AMSTERDAM/LONDON (Reuters) - Steelworkers in Britain and the Netherlands said on Tuesday they would fight Tata Steel’s plans to cut up to 3,000 jobs across its European operations, as the sector wrestles with excess supply, weak demand and high costs.
Indian-owned Tata announced the cuts late on Monday as part of wider efforts to boost profitability in Europe, saying around half of the losses would be in the Netherlands and around two-thirds would be office-based roles.
Tata’s announcement confirmed a number previously reported by Reuters.
In addition to its Dutch plant, Tata has a plant in Wales and downstream operations, including finished products, across Europe.
The group’s quest to boost European profitability follows a decision by competition regulators in June to block a joint venture with Germany’s Thyssenkrupp.
Unions in Britain and the Netherlands said that following the collapse of that deal, they had been given a jobs guarantee until 2021 and they would defend that.
President of Tata Steel’s European works council Frits van Wieringen said it would take time to work out detail, but warned of “a very serious confrontation in the Netherlands”.
“There is no justification whatsoever to cut over 1,500 jobs here, and it will be impossible to find any kind of compromise over that,” he said.
Roy Rickhuss, general secretary of the British steelworkers’ union Community, said British workers would also be “robustly defending” the 2021 jobs agreement.
Tata on Monday said it was urgently seeking to increase sales of higher value products and improve efficiency, as well as reducing employment costs.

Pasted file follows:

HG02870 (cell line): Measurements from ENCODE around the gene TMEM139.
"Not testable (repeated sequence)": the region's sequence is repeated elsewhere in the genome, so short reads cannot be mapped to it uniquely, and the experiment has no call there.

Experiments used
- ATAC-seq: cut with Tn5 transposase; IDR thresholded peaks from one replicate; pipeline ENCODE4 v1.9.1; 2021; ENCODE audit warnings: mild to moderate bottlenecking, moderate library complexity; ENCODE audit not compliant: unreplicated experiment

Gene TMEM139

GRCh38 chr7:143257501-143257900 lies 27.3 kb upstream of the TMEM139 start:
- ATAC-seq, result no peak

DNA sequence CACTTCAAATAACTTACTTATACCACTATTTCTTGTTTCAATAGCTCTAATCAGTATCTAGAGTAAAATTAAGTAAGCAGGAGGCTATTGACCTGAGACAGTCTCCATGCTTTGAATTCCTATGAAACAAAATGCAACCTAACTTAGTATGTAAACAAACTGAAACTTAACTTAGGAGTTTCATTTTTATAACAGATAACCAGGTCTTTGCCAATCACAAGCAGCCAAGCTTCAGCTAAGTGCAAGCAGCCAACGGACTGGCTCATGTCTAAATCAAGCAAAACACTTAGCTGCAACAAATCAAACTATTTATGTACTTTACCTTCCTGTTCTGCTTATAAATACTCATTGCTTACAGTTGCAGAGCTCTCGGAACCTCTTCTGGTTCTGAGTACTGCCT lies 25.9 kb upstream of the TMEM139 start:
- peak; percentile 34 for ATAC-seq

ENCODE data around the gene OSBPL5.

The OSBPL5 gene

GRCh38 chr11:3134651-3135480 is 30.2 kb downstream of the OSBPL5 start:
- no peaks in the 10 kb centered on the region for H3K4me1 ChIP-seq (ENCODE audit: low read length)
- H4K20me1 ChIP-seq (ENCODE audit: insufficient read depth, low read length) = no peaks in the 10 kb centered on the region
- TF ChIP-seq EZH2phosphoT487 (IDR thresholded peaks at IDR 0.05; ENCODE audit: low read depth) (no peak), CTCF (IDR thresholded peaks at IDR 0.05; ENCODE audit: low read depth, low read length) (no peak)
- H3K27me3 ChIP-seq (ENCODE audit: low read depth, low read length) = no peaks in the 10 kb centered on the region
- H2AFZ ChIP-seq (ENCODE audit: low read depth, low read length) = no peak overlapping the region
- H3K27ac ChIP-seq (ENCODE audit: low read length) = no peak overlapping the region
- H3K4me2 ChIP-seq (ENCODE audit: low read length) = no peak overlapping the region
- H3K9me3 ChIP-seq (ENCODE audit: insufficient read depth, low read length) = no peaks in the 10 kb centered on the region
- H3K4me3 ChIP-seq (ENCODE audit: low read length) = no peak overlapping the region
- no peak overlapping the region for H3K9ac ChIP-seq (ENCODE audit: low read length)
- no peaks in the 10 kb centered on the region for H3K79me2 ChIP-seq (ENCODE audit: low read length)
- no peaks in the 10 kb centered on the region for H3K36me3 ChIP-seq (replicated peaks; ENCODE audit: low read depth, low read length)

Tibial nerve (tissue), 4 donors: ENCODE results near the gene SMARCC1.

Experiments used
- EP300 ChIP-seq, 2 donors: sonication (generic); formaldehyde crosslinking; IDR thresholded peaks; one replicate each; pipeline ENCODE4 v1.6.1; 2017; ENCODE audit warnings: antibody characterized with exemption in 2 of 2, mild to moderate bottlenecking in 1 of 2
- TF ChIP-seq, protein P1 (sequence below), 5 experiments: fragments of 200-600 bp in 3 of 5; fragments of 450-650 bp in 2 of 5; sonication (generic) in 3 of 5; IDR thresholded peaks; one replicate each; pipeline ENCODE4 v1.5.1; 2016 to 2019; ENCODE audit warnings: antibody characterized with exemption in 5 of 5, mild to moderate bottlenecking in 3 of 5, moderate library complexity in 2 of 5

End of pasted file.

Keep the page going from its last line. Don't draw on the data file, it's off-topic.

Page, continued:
It has ruled out plant closures and said the aim was to shield Tata Steel Europe from challenges, such as weak demand, excess capacity and trade issues, and to become cash positive by the end of its financial year ending March 2021.
In the first six months of its financial year starting April 2019, Tata Steel Europe reported a 90% plunge in earnings before interest, tax, depreciation and amortization (EBITDA).
European steelmakers largely blame China for the extent of a surplus in the market, while China, the world’s biggest steel-producing country, says it has made its own deep cuts to capacity.
ArcelorMittal, the world’s biggest steelmaker, has idled a series of plants across Europe. It is also in conflict with the Italian government over its attempt to walk away from a 2018 deal to buy Ilva, Europe’s largest steel plant.
Britain’s biggest steel factory, British Steel, went into compulsory liquidation in May and is subject to a provisional agreement to be sold to Chinese steelmaker Jingye.
The deal will require regulatory and foreign investment clearance from European jurisdictions, including the European Union.
Ahead of British elections in December, the Jingye acquisition is politically resonant as job opportunities have become a major issue. If confirmed, the rescue could save thousands of jobs.
Additional reporting by Indranil Sarkar and Muvija M in Bengaluru; Editing by Jane Merriman and Mark Potter